Are Low-Cost Monitors Good Enough to Help People Understand Poor Air Quality in Their Neighborhood?
Ilie, Ana Maria Carmen, Colorado School of Mines, email@example.com; Holger M. Eisl, firstname.lastname@example.org (Poster)
There is a growing field of “citizen scientists,” non-scientists engaged in specific issues who collect or analyze data to contribute to scientific research or advocate for environmental or public health improvements. Specific aims of this study included the increase of citizen engagement in accessing, collecting, and communicating air quality data, to provide tools to better inform communities on air quality issues; and, increased data collection in communities that can offer additional spatial and temporal data on pollution levels beyond existing New York City Community Air Survey (NYCCAS) program and regulatory methods in the New York City. It explored the feasibility of using stationary low-cost monitoring networks for spatial and temporal estimation of ambient fine particulate concentrations (PM2.5) in an environmental justice community in New York City—El Puente, in Brooklyn a borough which is characterized by a high rate of asthma and cardiorespiratory issues due to the presence of high levels of particulate matter in the atmosphere. The study area is located close to Brooklyn-Queens Expressway and Williamsburg Bridge. The data collection started in March 2019 and lasted until November 2019. Based on the R-squared value a strong agreement was observed between FEM and AirBeam2 low-cost monitors. As a part of citizen sci- ence, the act of monitoring pollution by citizens themselves facilitated learning and increasing their awareness of environmental issues by changing the public attitude towards science and the environment. Through this work, citizens had the opportunity to have access to infor- mational tools that helped them understand the distribution of health outcomes as a result of air pollution, identify areas with highest PM2.5 concentration and avoid harmful exposures to their bodies. Detailed data analysis with fine-scale monitoring helped create a rich datasets useful for addressing public health uncertainties.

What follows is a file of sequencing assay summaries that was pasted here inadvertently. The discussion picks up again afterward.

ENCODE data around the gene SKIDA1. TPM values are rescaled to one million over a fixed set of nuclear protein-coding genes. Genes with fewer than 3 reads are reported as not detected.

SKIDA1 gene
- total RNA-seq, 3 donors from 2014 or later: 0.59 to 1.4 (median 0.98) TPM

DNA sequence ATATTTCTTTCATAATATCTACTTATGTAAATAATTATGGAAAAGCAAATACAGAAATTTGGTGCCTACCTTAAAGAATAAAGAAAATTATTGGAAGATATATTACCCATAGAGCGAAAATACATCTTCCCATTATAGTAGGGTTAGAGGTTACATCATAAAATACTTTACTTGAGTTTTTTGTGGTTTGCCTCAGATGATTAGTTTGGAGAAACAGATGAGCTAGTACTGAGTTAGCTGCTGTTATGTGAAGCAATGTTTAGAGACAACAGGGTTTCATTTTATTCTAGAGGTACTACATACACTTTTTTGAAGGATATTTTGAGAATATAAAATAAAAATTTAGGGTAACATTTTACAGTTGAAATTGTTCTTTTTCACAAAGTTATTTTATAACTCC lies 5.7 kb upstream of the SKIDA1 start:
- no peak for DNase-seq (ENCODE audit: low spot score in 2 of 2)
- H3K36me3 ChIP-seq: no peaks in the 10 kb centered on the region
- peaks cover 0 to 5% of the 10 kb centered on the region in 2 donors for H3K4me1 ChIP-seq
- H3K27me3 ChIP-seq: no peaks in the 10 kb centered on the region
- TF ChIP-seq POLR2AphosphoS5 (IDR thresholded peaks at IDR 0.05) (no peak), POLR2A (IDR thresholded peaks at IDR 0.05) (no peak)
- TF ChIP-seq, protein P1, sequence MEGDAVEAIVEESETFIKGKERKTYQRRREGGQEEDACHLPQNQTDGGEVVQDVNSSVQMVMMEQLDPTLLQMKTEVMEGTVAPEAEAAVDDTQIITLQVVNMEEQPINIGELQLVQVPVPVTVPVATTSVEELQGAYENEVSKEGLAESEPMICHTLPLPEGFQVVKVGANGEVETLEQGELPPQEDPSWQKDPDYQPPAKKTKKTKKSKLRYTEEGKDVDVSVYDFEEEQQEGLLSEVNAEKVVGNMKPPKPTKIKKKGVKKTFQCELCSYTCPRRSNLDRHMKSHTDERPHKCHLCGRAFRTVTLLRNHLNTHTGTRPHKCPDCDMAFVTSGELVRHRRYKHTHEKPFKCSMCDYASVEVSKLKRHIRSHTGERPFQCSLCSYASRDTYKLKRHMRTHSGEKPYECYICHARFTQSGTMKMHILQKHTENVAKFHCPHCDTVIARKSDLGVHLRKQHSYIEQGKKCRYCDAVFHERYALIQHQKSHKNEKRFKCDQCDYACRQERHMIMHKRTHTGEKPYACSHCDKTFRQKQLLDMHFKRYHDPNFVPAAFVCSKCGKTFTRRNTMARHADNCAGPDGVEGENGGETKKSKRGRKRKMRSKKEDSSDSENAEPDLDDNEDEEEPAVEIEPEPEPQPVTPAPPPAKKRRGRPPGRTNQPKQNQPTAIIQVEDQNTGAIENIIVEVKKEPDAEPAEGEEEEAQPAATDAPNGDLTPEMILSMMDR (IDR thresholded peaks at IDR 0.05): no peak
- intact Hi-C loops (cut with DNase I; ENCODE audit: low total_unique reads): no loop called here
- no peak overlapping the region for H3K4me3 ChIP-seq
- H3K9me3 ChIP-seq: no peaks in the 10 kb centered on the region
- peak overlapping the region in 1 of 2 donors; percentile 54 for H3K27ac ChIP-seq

Ana M.C. Ilie currently is a Postdoctoral Research Associate at Colorado School of Mines, Department of Civil and Environmental Engineering, working on a collaborative project involving the institutions University of California, Berkeley and Rothamsted Research and Innovation United Kingdom. Project focus on dynamic coupling of soil structure and gas fluxes measured with distributed sensor systems, implications for carbon modeling. Her Ph.D. is in Earth Sciences from the University of Ferrara (Italy) in collaboration with University of Colorado at Boulder (USA). Her area of research focused on Smart Sensor Technology for Environmental Monitoring Applications, and focused primarily on building and installing new low-cost air-water-soil quality monitors surrounding drilling and hydraulic fracturing activities in Italy and in Colorado USA, interested in learning more about how certain air pollutants can vary within a neighborhood in relation to the location of the Oil and Gas production sites. Her postdoctoral research focused on Air Quality Citizen Science project - New York City Community Air Survey (NYCCAS) at Barry Commoner Center for Health and the Environment NYC. Increased community awareness of local air quality, its determinants, and air pollution-related health risks. Increased citizen participation in acquiring, interpreting, and communicating air quality data. Developed methods for citizen air quality monitoring which could be scaled to other communities. Developed strategies for disseminating information to the public and air quality monitoring community.
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